Gender, privilege and ethnic inequalities revealed throughout UK universities

 Female Graduate
The gap between the number of women and men enrolling in university has reached a record high, according to new data released.

For the first time, the university admissions service, UCAS published data revealing how likely students in the UK are to be accepted onto courses, based on gender, ethnicity and the social background of applicants.

The data showed that disadvantaged groups, young men and the white ethnic group are the most under-represented in higher education.

The study looked at the admissions of 132 universities across the UK, and also suggested that white students are now under-represented at nearly half of all universities. Women were found to attend university 90 per cent more than men.

The figures also showed that those from privileged backgrounds are more likely to be accepted to the university. Applicants from the most advantaged backgrounds were 14 times more likely to be accepted into Oxford University and 16 times more likely to gain a place at Cambridge in 2015.

However, UCAS has warned students not to use the information when deciding on whether and where to apply. Mark Corver, director of analysis and research at UCAS, said, “We would not expect this information to be used by students when they apply to universities.”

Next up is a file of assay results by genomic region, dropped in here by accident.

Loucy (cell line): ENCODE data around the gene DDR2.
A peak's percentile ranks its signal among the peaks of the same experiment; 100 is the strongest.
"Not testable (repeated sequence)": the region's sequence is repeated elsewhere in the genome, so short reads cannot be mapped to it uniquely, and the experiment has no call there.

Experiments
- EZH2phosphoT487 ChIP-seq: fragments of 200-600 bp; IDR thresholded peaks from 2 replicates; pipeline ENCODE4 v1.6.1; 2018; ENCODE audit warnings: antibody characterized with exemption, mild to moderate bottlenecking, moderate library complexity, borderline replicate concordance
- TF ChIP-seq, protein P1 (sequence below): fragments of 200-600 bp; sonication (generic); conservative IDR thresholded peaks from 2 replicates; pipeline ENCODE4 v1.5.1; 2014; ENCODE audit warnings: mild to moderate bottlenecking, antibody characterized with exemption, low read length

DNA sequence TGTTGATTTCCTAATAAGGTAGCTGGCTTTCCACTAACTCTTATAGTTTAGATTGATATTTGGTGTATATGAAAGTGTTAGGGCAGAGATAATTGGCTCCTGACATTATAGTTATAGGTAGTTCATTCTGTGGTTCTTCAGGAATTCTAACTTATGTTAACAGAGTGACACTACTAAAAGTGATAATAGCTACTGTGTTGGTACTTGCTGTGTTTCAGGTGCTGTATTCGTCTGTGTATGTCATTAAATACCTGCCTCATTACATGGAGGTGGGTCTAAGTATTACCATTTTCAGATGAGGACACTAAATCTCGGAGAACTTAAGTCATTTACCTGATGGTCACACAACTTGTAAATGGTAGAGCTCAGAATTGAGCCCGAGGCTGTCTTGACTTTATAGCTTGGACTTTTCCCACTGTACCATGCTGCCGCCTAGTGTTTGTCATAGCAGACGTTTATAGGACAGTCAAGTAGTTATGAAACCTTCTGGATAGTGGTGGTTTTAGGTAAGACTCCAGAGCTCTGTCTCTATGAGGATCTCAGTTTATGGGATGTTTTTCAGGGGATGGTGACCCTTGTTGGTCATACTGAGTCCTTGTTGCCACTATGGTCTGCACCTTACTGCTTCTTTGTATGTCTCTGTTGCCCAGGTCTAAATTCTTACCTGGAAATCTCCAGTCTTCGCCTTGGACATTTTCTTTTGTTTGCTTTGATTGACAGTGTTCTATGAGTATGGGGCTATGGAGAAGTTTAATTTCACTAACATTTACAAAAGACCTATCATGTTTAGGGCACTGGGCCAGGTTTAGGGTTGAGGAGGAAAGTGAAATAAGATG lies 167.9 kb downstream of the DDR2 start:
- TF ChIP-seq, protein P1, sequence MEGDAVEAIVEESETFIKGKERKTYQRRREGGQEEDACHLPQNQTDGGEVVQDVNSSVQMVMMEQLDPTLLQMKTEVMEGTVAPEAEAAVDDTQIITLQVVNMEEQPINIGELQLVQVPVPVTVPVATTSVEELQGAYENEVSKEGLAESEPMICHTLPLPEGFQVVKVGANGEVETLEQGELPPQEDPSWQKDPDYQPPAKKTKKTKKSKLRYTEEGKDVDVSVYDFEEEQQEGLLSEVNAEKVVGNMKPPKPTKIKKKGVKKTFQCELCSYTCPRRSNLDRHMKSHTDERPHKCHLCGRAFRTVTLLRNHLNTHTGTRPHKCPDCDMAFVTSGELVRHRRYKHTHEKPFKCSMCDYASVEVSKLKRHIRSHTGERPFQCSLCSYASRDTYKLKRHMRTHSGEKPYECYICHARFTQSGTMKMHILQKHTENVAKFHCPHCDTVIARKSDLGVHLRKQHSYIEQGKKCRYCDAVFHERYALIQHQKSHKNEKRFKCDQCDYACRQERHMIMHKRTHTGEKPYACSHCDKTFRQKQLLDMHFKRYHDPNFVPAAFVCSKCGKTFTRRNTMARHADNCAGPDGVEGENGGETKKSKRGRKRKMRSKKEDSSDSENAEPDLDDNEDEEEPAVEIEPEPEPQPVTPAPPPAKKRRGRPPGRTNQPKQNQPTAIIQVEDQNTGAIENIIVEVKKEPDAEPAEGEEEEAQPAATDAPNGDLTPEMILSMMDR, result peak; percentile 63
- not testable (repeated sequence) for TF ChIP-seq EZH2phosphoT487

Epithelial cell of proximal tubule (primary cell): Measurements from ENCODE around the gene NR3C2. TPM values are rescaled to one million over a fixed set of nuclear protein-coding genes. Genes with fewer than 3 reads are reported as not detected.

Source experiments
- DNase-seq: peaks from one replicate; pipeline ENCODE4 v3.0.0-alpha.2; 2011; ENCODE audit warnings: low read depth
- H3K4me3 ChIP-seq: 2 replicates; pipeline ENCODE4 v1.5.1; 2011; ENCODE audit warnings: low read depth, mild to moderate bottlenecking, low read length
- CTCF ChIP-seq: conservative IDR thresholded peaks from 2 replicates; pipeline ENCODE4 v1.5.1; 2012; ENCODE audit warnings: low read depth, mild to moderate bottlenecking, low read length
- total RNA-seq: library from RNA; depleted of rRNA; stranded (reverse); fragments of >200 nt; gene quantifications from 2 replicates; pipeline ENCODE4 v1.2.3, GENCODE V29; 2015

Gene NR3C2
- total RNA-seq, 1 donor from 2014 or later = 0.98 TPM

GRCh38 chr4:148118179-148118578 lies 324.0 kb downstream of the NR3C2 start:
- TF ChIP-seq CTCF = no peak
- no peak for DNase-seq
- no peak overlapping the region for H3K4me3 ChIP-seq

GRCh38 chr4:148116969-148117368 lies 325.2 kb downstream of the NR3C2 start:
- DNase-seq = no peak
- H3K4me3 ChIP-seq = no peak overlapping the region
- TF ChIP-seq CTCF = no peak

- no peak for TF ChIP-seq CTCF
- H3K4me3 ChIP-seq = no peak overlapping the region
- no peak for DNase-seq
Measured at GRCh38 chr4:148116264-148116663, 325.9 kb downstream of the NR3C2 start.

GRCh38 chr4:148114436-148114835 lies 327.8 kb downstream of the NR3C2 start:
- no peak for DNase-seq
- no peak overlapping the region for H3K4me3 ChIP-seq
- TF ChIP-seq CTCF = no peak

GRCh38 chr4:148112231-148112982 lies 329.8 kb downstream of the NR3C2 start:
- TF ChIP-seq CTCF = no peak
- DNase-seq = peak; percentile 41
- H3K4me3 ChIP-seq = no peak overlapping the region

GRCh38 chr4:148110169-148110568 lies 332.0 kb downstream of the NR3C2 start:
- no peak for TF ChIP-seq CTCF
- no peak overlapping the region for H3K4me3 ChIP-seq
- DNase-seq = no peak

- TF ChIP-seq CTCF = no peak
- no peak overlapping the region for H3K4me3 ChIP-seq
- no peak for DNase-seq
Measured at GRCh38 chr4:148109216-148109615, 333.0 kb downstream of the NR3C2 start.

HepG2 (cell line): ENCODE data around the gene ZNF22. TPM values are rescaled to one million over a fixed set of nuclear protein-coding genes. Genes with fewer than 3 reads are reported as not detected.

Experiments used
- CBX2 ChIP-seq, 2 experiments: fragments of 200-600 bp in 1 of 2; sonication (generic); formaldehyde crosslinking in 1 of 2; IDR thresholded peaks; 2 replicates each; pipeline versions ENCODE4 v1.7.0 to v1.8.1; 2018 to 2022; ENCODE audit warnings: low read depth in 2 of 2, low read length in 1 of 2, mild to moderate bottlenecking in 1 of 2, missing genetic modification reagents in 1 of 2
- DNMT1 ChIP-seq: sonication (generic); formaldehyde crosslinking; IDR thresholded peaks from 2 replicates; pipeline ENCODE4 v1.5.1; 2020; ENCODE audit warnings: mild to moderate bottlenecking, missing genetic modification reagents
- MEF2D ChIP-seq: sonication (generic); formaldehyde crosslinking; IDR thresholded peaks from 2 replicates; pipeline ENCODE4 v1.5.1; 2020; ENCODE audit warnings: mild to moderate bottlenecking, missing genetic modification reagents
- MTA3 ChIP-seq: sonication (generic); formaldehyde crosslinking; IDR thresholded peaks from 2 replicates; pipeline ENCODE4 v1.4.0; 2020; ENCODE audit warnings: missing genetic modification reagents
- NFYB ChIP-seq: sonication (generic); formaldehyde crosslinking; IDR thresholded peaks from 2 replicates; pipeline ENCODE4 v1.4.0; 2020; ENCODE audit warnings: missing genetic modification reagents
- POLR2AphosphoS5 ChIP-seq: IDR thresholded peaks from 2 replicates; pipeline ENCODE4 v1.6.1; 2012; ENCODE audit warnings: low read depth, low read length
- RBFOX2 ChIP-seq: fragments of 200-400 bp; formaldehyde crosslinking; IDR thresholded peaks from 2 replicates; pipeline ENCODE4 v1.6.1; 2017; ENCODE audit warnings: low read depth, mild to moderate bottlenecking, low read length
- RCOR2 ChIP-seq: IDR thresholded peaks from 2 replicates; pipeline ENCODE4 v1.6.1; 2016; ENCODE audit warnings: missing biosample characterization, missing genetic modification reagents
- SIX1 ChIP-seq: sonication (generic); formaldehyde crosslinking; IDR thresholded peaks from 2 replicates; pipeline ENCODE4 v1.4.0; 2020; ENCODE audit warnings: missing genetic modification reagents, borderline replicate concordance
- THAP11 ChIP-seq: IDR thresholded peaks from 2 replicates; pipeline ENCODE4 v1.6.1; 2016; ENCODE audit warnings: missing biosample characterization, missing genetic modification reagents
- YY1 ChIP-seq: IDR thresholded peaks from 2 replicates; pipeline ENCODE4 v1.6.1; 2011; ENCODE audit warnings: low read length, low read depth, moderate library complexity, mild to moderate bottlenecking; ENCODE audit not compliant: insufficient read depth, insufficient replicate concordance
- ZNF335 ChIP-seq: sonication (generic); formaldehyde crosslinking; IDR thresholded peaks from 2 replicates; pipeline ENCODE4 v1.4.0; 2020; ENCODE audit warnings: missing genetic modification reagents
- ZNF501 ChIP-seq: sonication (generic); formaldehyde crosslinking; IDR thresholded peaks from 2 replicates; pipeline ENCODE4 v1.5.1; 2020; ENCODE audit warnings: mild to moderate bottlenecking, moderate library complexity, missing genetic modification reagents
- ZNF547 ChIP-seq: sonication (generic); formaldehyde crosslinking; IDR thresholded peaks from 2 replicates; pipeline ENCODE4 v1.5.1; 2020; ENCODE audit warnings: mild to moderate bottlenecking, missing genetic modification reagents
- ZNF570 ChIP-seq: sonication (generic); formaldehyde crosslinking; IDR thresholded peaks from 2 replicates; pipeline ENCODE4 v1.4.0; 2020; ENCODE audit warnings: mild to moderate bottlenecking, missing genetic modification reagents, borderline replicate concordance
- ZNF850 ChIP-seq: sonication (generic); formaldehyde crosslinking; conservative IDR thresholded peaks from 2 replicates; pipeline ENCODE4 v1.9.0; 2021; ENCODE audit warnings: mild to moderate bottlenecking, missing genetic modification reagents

Dr Wendy Platt, Russell Group Director General, said, “The UCAS statistics published today show no evidence of bias within the admissions system. Ensuring our doors are wide open to talented and able students from all backgrounds really matters to us. The root causes of underrepresentation are complex and a much wider range of factors need to be taken into account to fully understand the problem.”

“Without the full context of individual applications, the data published by UCAS today tells only part of the story; a much fuller picture is required to understand why some students are not applying to or winning places at leading universities.”

Professor Les Ebdon, director of fair access to higher education said, “Some universities will clearly be very challenged by this data, and I expect them to work hard to understand the discrepancies between applications and offers made for certain groups.”

“I do not accept that an applicant’s ethnicity or where they come from should be a barrier to attending university.”

“Publishing this data is a real step forward for widening access. It increases transparency, and helps universities to evaluate what they do so they can get to the heart of what has most impact.”

“The Prime Minister has set ambitious goals to increase the rates of young people from disadvantaged backgrounds entering higher education. This data will aid understanding of individual universities’ progress towards the Prime Minister’s targets, and help us identify those with the furthest still to go.”

Alison Simpson
About the author

Alison is the Digital Content Editor for WeAreTheCity. She has a BA Honours degree in Journalism and History from the University of Portsmouth. She has previously worked in the marketing sector and in a copywriting role. Alison’s other passions and hobbies include writing, blogging and travelling.

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